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Bowman, Gene C. “Smokey” – Obituary

Gene C. “Smokey” Bowman, 76, of Baker City, died March 9, 2005, at his home after a year-long battle with cancer. His wife and children were at his side. His memorial was at 1 p.m. today at Gray’s West & Co. Pioneer Chapel. Pastor Lennie Spooner of the First Church of the Nazarene officiated. Interment was at Mount Hope Cemetery at the foot of his granddaughter Sophia’s grave. Gene was born Sept. 10, 1928, at Checotah, Okla., to Floyd and Maude Bowman. The family moved to the Gooding, Idaho, area where Gene attended school until he was 15, when he enlisted in the U.S. Navy. After his time in the service, he worked on many ranches in Idaho and Nevada — always a top hand among the crew. He began to rodeo at an early age and won his first buckle in bull riding at Bliss, Idaho. He spent many years following rodeo in bull riding, saddle bronc riding and bulldogging. He was a pretty fair team roper, too. Gene owned his own airplane and would fly over the family ranch and knock the tops out of the cottonwood trees to tell the family to pick him up at the airport. He also owned and operated several bars and restaurants over the years. Gene married Betty Woods and they had three children: Becky, Dave and Brad. They later divorced. On May 8, 1981, he married Shelley Hack at McDermitt, Nev. They spent their honeymoon in a branding camp with Cisco’s. They started raising quarter horses and showing “Pepper,” Gene’s good yellow stud horse in cutting. Gene did many things...

Okchai Tribe

Like the Pakana, Adair includes the Okchai among those tribes which had been ”artfully decoyed” to unite with the Muskogee,1 and Milfort says that the Okchai and Tuskegee had sought the protection of the Muskogee after having suffered severely at the hands of hostile Indians. He adds that the former “mounted ten leagues toward the north [of the confluence of the Coosa and Tallapoosa Rivers] and fixed their dwelling in a beautiful plain on the bank of a little river.”2 Among some of the living Okchai there seems to be a tradition of this foreign origin, but nowhere do we find evidence that they spoke a diverse language. Their tongue may have been a dialect of Muskogee assimilated to the current speech in very ancient times. This tribe appears on some of the earliest maps which locate Creek towns, such as that of Popple.3 Their original seats were, as described by Milfort, on the western side of the Coosa some miles above its junction with the Tallapoosa. By 1738, however, a part of them had left that region and moved over upon a branch of Kialaga Creek, an affluent of the Tallapoosa.4 Another portion evidently remained for a time near their old country, since the census of 1761 mentions “Oakchoys opposite the said [i. e., the French] fort.”5 After the cession of Mobile and its dependencies to Great Britain these probably reunited with the main body. Okchai are indeed afterwards spoken of in the neighborhood of the old fort, but they appear to have been in reality Okchaiutci, part of the Alabama, whose history has been given elsewhere.6 The last...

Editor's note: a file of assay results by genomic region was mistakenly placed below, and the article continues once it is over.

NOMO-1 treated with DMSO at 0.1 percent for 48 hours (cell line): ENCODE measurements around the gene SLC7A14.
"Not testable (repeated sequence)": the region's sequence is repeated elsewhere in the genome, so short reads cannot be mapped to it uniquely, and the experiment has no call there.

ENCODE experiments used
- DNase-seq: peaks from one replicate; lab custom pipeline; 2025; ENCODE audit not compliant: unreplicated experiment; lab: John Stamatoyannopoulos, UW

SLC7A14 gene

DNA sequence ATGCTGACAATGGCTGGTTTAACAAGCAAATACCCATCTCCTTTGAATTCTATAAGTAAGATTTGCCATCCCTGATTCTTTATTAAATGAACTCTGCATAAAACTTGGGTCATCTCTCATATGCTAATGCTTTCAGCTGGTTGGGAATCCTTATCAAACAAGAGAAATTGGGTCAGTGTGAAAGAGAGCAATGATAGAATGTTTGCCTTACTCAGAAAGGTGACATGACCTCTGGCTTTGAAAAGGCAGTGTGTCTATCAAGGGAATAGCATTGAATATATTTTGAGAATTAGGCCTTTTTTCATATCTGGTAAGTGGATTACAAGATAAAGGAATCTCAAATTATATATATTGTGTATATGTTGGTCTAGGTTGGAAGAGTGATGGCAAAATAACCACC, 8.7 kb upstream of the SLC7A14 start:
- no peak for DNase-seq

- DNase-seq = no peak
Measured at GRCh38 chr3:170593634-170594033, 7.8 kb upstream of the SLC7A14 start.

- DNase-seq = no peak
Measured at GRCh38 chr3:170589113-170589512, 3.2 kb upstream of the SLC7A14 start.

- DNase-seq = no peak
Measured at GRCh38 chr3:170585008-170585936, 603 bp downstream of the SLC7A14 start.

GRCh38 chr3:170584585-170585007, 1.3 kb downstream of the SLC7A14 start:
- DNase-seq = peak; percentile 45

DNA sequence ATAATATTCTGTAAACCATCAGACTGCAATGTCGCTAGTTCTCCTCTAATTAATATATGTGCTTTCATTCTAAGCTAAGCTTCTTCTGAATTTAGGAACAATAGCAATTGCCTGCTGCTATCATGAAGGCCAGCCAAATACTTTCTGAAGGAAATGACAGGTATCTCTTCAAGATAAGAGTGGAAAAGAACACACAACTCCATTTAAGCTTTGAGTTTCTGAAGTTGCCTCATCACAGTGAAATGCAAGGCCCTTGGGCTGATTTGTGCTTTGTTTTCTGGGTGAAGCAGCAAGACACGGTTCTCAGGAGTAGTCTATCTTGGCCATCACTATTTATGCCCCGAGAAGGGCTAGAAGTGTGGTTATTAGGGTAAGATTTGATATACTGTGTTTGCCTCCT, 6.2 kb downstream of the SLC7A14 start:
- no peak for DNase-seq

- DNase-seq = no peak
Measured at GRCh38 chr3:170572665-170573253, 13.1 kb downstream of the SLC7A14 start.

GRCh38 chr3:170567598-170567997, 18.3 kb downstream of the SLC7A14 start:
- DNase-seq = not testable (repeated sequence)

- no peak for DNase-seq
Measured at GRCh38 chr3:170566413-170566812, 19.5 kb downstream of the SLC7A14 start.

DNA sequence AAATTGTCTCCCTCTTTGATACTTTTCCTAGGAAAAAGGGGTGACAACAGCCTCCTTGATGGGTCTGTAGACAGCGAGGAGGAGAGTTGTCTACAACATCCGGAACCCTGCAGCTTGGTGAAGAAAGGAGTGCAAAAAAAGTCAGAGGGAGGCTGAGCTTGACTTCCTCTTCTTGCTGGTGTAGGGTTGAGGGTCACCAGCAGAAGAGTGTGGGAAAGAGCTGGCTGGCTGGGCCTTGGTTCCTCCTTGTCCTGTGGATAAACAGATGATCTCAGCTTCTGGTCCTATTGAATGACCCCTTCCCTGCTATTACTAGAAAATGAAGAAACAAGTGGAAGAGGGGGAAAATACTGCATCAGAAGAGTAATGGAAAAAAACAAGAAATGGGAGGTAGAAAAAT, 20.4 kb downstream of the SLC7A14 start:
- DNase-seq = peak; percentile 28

Hilibi Tribe

We now come to three towns or groups of towns —Hilibi, Eufaula, and Wakokai— which, while they have had a long separate existence, claim and in recent years have maintained terms of the closest intimacy. Their square grounds are much the same and they generally agree in selecting their chief from the Aktayatci clan. It is possible that this points to a common origin at some time in the remote past; but it would be hazardous to suggest it in stronger terms. From one of the best-informed Hilibi Indians I obtained the following tradition regarding the origin of his town. It was, he said, founded by a Tukpafka Indian belonging to the Aktayatci clan. Having suffered defeat in a ball game he determined to leave his own people, so he went away and founded another, gathering about him persons from many towns, but especially from Tukabahchee. When the people began to discuss what name they should give to their settlement their leader said ”Quick shall be my name,” and that is what Hilibi (hilikbi) signifies. It was because it grew up so rapidly. This story was confirmed independently by another of the best-informed old men, except that he represented the town as built up entirely of Tukpafka Indians. Tukpafka was, however, only a branch, and probably a late branch, of Wakokai, therefore we should have to look for an origin from the latter town. The historical value of this tradition may well be doubted, even with such emendation, but it serves to show the mental association between the places mentioned. After De Soto had arrived at Cofitachequi, Ranjel states...

Eufaula Tribe

The Eufaula tribe was an independent body as far back as history takes us. According to one of my informants they branched off from Kealedji, while another seemed to think that they originated from Hilibi. Practically no confidence can be placed in these opinions. Not even a plausible guess can be furnished by the living Indians regarding the origin of the name.

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